The most common way in which the game proceeds is by the player whose turn it is
picking up a tile from the start of the live wall. It may be discarded or kept in
hand and another discarded.
The player should describe the discarded tile, for example “Red Dragon”.
This routine is only interrupted when a player claims the discarded tile by a chow,
pung or kong (or by going Mah-Jong ).
Claiming the Discarded Tile
There are various ways of claiming the last discarded tile:
By calling “chow”
Only the player whose turn it is may form a chow by using the last discarded tile.
To do so the player must call chow then lay the 3 tiles face up on the table in
front of him and discard an unwanted tile. A player can only claim one chow in a
By calling “pung”
Anyone who can make a pung from the last discarded tile may do so by calling pung,
laying the 3 tiles face up on the table then discarding an unwanted tile.
The turn then passes to the player on right of the one who has punged. So any intervening
players miss a turn.
By calling “kong”
Anyone who can make a kong from the last discarded tile may do so by calling kong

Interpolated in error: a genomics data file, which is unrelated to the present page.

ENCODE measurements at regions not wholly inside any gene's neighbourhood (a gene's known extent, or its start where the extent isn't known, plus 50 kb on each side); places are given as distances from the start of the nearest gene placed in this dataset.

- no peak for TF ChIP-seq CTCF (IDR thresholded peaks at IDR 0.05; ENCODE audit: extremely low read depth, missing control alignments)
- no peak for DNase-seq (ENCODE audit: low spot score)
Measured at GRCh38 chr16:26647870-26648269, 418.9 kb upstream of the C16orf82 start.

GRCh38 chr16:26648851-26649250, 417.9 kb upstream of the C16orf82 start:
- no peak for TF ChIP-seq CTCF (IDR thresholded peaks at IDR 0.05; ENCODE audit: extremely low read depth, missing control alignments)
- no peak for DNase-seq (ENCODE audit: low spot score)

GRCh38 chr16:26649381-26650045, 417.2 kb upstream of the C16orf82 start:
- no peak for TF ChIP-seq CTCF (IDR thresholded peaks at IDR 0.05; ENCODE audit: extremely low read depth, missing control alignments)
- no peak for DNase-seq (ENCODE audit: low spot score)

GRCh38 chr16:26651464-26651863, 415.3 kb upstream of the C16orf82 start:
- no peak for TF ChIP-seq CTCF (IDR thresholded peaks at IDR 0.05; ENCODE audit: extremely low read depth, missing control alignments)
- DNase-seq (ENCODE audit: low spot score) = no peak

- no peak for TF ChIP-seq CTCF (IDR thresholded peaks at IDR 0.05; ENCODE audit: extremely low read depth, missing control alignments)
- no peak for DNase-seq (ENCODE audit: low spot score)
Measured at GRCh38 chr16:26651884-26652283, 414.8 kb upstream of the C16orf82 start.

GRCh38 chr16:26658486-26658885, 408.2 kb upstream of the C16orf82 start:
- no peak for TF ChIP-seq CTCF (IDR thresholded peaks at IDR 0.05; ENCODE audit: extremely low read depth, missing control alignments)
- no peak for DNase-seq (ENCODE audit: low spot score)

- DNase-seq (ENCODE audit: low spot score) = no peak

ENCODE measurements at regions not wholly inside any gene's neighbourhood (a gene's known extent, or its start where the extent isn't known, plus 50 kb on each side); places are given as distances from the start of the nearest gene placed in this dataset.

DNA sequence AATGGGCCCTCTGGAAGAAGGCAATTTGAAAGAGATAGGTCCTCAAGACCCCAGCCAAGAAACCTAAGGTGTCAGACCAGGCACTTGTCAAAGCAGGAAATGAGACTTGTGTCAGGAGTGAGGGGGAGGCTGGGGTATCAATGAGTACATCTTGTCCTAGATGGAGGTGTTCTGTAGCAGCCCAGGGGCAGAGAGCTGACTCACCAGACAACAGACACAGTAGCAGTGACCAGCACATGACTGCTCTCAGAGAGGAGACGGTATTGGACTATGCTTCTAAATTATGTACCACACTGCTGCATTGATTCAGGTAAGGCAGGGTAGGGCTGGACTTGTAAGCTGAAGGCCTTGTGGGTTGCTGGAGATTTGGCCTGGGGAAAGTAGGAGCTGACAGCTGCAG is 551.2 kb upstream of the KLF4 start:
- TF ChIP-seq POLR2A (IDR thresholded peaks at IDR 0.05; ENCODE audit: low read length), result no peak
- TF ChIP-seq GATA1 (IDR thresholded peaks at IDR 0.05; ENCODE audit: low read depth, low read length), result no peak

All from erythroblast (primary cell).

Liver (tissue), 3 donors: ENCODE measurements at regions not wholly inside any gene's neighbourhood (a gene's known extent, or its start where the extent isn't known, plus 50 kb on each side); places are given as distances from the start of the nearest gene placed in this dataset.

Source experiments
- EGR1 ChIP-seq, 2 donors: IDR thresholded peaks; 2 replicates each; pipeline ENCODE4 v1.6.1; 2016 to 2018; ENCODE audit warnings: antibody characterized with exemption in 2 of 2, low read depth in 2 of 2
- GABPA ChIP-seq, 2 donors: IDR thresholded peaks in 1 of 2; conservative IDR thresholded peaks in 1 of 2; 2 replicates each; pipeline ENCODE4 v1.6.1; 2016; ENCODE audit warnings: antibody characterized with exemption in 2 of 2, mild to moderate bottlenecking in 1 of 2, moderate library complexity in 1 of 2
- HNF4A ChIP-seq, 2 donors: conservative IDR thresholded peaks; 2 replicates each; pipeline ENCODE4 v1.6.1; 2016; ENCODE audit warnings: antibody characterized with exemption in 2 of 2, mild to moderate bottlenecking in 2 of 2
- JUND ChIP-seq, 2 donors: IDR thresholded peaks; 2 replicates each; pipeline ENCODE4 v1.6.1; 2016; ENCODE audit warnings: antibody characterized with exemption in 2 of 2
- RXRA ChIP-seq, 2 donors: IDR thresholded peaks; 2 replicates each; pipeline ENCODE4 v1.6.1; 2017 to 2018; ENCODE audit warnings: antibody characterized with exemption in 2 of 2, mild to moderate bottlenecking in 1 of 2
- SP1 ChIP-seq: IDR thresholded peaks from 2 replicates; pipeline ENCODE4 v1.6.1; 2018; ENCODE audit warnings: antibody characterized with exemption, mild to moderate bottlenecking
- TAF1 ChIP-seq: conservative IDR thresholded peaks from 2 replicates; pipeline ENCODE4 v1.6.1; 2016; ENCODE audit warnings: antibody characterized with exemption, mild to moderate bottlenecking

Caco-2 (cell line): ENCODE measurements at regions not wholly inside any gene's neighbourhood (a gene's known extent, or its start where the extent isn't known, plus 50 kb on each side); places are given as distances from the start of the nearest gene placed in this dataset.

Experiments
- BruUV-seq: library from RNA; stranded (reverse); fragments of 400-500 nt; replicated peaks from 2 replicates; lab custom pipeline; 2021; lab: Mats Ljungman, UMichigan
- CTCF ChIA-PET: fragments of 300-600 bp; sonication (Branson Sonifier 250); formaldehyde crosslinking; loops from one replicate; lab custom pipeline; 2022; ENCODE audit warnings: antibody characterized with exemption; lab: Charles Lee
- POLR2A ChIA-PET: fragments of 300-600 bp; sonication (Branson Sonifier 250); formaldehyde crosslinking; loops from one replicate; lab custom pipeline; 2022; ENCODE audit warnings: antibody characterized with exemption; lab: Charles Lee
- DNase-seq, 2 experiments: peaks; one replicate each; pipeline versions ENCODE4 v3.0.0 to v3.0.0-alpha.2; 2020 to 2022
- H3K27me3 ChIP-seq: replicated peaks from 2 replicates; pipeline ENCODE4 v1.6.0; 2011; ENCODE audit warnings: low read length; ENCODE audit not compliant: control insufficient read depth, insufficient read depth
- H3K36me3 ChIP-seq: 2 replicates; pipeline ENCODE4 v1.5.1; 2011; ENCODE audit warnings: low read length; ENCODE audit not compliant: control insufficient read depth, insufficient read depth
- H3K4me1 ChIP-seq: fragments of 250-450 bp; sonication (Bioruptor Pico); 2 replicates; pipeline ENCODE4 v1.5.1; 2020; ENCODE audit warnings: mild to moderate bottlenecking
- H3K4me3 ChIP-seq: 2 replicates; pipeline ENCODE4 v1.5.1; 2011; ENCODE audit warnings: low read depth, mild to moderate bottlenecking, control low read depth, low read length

then laying the tiles on the table
(3 face-up and an outer one face-down).
Because an extra tile is required for a kong the player must now pick up a tile from
the kong box and discard an unwanted one. The turn then passes to the player on
right of the one who has konged and any intervening players miss a turn.
By calling “Mah-Jong”
Anyone who can make Mah-Jong from the last discarded tile can do so to end the
(Of course, Mah-Jong may also come from someone picking a tile from the wall).
When there is contention
It is possible that more than one player may want to claim the same tile. The rules
of precedence are as follows:
A pung or kong takes precedence over a chow.
Mah-Jong takes precedence over a chow, pung or kong.
If more than one player can make Mah-Jong with the discarded tile, then the
nearest player to the right
of the discarder (i.e. going in an anti-clockwise direction)